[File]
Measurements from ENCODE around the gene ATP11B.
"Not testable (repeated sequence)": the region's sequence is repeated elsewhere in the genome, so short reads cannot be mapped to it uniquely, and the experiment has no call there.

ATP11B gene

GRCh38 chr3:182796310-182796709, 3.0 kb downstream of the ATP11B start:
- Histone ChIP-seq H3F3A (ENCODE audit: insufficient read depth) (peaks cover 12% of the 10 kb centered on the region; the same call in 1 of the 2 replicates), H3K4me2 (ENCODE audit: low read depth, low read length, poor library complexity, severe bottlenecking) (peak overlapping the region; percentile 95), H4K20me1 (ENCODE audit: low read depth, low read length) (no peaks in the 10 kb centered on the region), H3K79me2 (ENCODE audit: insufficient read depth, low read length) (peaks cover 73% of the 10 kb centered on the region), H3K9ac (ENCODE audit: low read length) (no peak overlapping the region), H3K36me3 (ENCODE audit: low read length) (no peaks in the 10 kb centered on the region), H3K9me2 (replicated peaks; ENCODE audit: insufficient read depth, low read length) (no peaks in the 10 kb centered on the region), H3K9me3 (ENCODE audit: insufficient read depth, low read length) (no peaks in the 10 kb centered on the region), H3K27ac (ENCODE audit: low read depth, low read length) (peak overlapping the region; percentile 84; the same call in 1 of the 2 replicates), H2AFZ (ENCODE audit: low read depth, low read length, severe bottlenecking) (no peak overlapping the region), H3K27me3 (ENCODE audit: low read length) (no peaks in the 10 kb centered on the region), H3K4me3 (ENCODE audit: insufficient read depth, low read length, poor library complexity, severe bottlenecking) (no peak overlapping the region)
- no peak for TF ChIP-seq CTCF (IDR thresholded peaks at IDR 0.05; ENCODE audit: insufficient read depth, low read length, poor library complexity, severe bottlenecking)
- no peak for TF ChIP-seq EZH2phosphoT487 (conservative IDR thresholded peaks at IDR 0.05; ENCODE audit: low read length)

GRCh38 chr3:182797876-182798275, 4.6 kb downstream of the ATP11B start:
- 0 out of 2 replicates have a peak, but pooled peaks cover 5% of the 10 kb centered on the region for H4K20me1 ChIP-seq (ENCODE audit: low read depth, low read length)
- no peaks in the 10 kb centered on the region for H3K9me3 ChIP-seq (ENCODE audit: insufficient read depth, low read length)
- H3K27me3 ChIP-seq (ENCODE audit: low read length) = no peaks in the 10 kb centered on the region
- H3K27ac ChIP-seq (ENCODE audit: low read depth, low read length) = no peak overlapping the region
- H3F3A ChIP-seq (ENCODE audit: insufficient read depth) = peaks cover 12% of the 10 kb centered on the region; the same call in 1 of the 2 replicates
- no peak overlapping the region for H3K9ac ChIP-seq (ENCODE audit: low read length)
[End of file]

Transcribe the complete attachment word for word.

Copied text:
Measurements from ENCODE around the gene ATP11B.
"Not testable (repeated sequence)": the region's sequence is repeated elsewhere in the genome, so short reads cannot be mapped to it uniquely, and the experiment has no call there.

ATP11B gene

GRCh38 chr3:182796310-182796709, 3.0 kb downstream of the ATP11B start:
- Histone ChIP-seq H3F3A (ENCODE audit: insufficient read depth) (peaks cover 12% of the 10 kb centered on the region; the same call in 1 of the 2 replicates), H3K4me2 (ENCODE audit: low read depth, low read length, poor library complexity, severe bottlenecking) (peak overlapping the region; percentile 95), H4K20me1 (ENCODE audit: low read depth, low read length) (no peaks in the 10 kb centered on the region), H3K79me2 (ENCODE audit: insufficient read depth, low read length) (peaks cover 73% of the 10 kb centered on the region), H3K9ac (ENCODE audit: low read length) (no peak overlapping the region), H3K36me3 (ENCODE audit: low read length) (no peaks in the 10 kb centered on the region), H3K9me2 (replicated peaks; ENCODE audit: insufficient read depth, low read length) (no peaks in the 10 kb centered on the region), H3K9me3 (ENCODE audit: insufficient read depth, low read length) (no peaks in the 10 kb centered on the region), H3K27ac (ENCODE audit: low read depth, low read length) (peak overlapping the region; percentile 84; the same call in 1 of the 2 replicates), H2AFZ (ENCODE audit: low read depth, low read length, severe bottlenecking) (no peak overlapping the region), H3K27me3 (ENCODE audit: low read length) (no peaks in the 10 kb centered on the region), H3K4me3 (ENCODE audit: insufficient read depth, low read length, poor library complexity, severe bottlenecking) (no peak overlapping the region)
- no peak for TF ChIP-seq CTCF (IDR thresholded peaks at IDR 0.05; ENCODE audit: insufficient read depth, low read length, poor library complexity, severe bottlenecking)
- no peak for TF ChIP-seq EZH2phosphoT487 (conservative IDR thresholded peaks at IDR 0.05; ENCODE audit: low read length)

GRCh38 chr3:182797876-182798275, 4.6 kb downstream of the ATP11B start:
- 0 out of 2 replicates have a peak, but pooled peaks cover 5% of the 10 kb centered on the region for H4K20me1 ChIP-seq (ENCODE audit: low read depth, low read length)
- no peaks in the 10 kb centered on the region for H3K9me3 ChIP-seq (ENCODE audit: insufficient read depth, low read length)
- H3K27me3 ChIP-seq (ENCODE audit: low read length) = no peaks in the 10 kb centered on the region
- H3K27ac ChIP-seq (ENCODE audit: low read depth, low read length) = no peak overlapping the region
- H3F3A ChIP-seq (ENCODE audit: insufficient read depth) = peaks cover 12% of the 10 kb centered on the region; the same call in 1 of the 2 replicates
- no peak overlapping the region for H3K9ac ChIP-seq (ENCODE audit: low read length)